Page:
Cinderella is of course the girl without parents. So you are taking into your decision – to wed, or not – Cinderella is of course the girl without parents. So you are taking into your decision to wed, or not to wed – feelings of being unsupported. Obviously your parent’s divorce contributes to this. Do remember Theresa, that neither marriage nor living as an unmarried couple, guarantees against break up. Many unmarried couples I personally know have gone through the most bitter separations. Divorce is not necessarily failure, it is change. If you don’t live in make-believe-land where all things forever remain in a state of sleepy permanency, then you can plan for change. Most bitterness in parting is about money and hurt hopes, or maybe misplaced dependence. If you can learn to love each other without possessiveness, and with awareness of normal change, you can avoid many of these hurts. It makes the relationship stronger too. See Ages of Love Younger woman: Can depict his desires for a woman of that age, or his more vulnerable emotions.
Example: ‘I gave birth to a baby girl I named Charlotte. I had mixed emotions about this, uncertainty, excitement. I wanted to share the news with my friends. I phoned one, a woman in Australia. I told her with enthusiasm, but she listened quietly and remained silent. I felt uneasy, then she said ‘We lost Luke’ – her son – ‘the week before.’ I then woke with muddled feelings.’ Mo.
The example helps make plain how the other woman in mo’s dream is the aspect of her that is in pain and mourning. Mo explored her feelings about the dream characters. It all fell into place when she asked herself what she had ‘lost’ recently. She had left a lover of some years standing. This gave her a lot more freedom and new opportunity, depicted by the baby, but also muddled feelings of loss. Her Australian friend represents her feelings of grieving for the ‘death’ of her relationship. Her muddled feelings arise because she both loves the new life which opens up, but grieves the death of her romance.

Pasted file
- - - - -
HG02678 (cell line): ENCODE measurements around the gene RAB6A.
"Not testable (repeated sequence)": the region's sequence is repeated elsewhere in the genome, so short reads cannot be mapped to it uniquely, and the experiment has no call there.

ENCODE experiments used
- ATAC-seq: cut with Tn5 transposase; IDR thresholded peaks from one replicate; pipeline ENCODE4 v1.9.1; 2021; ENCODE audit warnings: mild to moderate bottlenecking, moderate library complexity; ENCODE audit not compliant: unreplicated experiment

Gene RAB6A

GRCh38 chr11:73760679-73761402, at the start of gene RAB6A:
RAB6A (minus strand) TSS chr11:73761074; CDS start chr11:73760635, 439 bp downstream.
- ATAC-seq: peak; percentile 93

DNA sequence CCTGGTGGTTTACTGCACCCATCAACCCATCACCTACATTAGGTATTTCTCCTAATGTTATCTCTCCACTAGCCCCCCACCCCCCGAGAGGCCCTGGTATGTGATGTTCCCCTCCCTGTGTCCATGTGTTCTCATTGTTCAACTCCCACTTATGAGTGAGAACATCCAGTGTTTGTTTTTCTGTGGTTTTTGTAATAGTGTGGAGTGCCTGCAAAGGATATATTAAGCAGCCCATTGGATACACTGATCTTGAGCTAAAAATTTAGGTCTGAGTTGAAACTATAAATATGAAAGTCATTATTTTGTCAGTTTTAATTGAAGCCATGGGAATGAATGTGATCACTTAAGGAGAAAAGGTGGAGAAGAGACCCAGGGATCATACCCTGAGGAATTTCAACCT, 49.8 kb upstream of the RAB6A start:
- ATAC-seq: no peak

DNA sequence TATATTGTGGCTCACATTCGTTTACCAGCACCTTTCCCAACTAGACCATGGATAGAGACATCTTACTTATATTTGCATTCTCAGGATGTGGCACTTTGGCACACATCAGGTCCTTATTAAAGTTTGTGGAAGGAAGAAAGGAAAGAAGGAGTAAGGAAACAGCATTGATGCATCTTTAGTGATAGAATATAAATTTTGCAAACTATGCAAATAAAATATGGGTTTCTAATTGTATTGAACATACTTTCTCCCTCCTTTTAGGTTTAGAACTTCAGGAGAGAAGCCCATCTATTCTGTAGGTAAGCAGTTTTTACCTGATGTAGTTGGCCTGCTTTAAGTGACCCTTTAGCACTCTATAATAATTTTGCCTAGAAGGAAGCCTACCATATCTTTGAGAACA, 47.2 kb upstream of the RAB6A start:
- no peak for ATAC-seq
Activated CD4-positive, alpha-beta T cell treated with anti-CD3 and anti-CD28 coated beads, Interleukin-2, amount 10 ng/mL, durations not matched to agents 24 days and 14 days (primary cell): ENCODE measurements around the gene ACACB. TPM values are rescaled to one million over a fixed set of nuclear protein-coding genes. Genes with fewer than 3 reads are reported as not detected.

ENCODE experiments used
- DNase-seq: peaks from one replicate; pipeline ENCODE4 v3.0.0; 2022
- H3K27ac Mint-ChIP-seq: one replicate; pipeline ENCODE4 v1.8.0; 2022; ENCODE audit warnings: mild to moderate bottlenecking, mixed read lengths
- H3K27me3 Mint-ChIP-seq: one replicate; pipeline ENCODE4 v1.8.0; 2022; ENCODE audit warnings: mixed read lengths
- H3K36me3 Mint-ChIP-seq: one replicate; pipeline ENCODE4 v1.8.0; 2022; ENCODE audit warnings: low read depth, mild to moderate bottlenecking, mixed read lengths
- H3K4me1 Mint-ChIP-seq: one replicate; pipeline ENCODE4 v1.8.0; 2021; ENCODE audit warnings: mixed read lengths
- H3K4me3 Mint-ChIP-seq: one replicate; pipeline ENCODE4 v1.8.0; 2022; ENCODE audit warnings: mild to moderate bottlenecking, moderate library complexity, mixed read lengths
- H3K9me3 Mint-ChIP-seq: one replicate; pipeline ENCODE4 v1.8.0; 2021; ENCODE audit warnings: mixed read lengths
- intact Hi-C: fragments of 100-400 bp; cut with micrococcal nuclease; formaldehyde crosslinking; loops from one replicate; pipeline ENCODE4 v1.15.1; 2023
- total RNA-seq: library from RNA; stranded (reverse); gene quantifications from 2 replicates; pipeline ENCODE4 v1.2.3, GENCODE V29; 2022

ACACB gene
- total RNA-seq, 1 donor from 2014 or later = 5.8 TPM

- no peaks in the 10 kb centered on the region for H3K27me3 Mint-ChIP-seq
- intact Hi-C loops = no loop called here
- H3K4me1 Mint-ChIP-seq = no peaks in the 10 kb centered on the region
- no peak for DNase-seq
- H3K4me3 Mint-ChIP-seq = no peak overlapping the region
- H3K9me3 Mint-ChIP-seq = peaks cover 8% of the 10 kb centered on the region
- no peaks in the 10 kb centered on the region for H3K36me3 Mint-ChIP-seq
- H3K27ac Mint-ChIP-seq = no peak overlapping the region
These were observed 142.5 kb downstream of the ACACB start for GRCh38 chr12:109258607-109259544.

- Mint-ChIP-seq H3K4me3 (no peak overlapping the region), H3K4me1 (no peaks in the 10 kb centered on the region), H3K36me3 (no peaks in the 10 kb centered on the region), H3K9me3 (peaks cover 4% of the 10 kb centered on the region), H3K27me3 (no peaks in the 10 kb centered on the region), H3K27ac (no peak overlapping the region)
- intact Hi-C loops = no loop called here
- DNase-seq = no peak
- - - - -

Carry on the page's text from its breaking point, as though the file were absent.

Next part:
Example: ‘On a raised mobile platform a goddess stood. I loved her and flew to her, skimming above the heads of the people. I talked to her. She told me the only love I could receive from her was that which I gave to a human woman. Inasmuch as I gave love to a human female, she would love me. She was all women.’ Andrew P.
The example shows Andrew meeting his archetypal conception of a woman, his ideal. But he understands that you cannot love an ideal. His love must find a real woman. Through a real love he would call love from out of himself, out of his unconscious reserve. The conditions or situations of the woman, see under appropriate entries, such as illness, murder, swimming, etc. See: anima; the great mother; old wise woman – old wise man under archetypes.